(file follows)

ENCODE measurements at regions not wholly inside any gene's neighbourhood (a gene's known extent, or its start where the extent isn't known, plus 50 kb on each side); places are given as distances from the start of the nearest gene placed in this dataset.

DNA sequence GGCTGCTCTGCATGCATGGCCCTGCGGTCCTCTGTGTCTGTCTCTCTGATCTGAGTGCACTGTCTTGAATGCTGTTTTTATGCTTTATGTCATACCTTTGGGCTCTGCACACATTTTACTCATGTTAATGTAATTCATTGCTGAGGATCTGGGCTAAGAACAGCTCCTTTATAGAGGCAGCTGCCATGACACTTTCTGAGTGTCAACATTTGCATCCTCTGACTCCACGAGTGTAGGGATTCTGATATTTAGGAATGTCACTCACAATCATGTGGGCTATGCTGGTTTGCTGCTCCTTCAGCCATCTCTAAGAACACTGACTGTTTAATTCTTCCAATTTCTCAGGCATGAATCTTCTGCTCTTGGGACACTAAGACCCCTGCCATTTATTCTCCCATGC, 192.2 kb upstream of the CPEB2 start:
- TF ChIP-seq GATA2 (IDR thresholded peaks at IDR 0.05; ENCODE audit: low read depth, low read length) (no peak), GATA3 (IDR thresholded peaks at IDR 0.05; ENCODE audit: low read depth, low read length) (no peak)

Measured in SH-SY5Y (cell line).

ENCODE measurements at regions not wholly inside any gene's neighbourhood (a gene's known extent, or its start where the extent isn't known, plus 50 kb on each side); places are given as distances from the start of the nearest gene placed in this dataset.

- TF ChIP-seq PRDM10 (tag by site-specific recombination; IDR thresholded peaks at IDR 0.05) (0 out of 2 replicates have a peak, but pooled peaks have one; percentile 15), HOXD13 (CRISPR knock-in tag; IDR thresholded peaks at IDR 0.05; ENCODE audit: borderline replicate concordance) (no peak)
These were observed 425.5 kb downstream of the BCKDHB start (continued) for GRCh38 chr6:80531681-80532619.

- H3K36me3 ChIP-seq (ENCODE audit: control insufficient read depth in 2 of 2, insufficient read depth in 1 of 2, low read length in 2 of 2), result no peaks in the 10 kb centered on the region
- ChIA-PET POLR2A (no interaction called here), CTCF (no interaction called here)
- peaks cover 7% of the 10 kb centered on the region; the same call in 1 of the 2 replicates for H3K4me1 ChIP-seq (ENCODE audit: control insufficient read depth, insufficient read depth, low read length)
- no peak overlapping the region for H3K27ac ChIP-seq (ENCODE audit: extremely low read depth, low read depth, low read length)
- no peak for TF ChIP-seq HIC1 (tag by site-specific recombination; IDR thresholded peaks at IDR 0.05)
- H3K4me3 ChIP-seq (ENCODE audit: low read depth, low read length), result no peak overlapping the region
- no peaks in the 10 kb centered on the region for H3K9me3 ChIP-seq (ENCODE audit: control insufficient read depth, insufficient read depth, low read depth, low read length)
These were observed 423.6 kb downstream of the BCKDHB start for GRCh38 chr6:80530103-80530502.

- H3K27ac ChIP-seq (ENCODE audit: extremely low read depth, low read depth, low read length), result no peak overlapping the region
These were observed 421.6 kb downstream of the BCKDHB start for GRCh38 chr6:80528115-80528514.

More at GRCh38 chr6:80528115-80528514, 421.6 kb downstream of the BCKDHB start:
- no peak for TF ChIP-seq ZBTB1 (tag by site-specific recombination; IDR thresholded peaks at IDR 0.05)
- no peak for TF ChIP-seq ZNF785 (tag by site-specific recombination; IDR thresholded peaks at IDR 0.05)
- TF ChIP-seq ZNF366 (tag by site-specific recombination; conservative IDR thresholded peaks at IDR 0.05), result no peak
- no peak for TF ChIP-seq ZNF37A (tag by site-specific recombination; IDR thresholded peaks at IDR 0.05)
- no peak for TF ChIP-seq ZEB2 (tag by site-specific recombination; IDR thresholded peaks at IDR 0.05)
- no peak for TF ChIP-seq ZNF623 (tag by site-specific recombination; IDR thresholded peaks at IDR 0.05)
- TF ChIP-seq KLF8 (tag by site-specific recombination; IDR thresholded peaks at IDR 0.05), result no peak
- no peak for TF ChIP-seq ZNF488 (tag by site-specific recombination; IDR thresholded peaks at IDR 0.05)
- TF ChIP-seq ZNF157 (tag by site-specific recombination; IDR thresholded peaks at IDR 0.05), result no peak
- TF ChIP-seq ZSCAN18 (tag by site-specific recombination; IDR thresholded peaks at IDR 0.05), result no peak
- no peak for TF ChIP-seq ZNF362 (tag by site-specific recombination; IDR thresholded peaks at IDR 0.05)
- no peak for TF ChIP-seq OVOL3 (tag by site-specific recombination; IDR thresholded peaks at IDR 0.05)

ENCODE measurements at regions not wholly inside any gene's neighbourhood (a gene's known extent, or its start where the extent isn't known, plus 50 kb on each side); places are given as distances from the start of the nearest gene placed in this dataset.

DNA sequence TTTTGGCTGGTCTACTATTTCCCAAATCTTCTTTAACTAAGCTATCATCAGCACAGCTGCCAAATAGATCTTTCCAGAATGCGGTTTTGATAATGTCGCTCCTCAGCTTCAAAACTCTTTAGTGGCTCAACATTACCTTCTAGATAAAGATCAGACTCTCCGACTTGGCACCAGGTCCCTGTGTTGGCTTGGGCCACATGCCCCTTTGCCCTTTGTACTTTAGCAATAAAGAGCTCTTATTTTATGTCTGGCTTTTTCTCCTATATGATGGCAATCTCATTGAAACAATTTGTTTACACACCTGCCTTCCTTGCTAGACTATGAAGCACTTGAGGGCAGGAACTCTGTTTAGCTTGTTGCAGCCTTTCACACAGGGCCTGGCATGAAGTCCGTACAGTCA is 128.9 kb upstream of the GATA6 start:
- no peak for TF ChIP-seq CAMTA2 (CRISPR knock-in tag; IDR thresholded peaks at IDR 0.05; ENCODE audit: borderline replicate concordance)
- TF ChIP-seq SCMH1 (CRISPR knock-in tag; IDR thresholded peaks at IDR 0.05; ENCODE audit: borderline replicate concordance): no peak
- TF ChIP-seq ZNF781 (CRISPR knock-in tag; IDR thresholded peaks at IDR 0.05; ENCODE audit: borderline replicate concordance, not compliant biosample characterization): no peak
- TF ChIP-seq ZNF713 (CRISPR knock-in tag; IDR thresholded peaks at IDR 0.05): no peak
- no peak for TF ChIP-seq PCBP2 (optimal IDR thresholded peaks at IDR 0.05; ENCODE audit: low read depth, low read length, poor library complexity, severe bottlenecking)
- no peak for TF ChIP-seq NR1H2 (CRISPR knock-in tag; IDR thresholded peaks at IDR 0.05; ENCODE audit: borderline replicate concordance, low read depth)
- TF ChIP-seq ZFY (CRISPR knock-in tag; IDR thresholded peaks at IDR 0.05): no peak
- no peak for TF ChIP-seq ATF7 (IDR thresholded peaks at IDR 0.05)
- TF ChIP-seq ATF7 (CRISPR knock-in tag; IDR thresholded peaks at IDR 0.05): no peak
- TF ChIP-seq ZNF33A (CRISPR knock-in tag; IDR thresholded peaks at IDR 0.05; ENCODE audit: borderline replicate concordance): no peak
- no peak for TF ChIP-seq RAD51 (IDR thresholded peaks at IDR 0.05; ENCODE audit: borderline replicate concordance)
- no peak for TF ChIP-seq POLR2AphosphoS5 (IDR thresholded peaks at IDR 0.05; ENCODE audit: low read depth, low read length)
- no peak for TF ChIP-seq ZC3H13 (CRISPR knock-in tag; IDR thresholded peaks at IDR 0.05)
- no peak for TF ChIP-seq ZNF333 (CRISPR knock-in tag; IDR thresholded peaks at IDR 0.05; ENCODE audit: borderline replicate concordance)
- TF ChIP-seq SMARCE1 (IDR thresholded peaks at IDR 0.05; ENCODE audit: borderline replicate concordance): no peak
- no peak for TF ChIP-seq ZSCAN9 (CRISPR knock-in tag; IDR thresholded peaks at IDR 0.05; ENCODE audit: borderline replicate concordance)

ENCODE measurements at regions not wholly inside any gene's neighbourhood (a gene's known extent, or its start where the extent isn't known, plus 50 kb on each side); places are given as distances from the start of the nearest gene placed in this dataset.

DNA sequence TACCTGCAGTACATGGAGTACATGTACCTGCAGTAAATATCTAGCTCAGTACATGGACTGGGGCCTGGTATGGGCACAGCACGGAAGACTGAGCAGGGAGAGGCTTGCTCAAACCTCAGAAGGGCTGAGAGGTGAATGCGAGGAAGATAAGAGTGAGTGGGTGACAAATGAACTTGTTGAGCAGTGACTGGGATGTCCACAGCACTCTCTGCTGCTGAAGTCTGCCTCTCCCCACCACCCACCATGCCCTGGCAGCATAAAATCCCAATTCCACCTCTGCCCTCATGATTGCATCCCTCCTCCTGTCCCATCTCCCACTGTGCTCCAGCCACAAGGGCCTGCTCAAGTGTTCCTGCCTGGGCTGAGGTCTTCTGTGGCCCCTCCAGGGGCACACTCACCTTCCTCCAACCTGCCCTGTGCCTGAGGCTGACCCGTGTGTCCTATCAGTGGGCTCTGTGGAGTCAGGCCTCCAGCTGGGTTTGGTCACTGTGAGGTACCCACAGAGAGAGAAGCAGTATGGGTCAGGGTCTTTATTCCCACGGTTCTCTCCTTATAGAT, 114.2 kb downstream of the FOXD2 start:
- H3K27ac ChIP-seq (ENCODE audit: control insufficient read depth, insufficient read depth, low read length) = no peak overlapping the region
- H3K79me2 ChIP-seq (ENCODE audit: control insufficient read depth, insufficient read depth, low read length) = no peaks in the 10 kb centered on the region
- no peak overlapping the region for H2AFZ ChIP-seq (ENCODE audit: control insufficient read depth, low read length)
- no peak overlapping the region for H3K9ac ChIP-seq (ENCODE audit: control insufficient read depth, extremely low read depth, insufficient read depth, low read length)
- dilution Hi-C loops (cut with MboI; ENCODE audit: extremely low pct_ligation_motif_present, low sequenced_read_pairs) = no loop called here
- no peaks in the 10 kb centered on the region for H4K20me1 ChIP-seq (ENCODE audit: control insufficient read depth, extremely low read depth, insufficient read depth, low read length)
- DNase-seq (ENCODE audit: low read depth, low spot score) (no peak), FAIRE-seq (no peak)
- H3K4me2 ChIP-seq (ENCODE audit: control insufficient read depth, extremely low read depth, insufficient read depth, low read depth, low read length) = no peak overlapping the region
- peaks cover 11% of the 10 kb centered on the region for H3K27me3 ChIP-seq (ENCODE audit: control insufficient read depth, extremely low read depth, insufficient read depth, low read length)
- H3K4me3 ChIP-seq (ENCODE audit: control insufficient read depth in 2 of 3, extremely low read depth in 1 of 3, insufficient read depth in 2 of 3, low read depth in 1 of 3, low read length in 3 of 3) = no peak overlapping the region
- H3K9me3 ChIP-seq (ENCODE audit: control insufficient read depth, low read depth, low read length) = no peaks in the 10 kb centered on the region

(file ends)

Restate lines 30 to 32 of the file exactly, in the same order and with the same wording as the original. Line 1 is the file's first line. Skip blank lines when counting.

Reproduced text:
- no peak for TF ChIP-seq OVOL3 (tag by site-specific recombination; IDR thresholded peaks at IDR 0.05)

ENCODE measurements at regions not wholly inside any gene's neighbourhood (a gene's known extent, or its start where the extent isn't known, plus 50 kb on each side); places are given as distances from the start of the nearest gene placed in this dataset.

DNA sequence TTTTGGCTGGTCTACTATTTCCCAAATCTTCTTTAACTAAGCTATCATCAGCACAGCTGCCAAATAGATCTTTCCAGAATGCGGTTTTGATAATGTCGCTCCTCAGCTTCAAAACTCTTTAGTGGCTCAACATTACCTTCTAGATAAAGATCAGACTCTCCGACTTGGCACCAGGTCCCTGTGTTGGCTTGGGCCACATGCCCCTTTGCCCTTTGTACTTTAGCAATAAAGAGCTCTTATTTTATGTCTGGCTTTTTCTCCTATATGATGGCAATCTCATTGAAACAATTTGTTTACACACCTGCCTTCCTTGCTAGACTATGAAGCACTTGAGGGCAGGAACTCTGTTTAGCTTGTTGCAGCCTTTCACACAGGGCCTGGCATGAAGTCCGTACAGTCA is 128.9 kb upstream of the GATA6 start: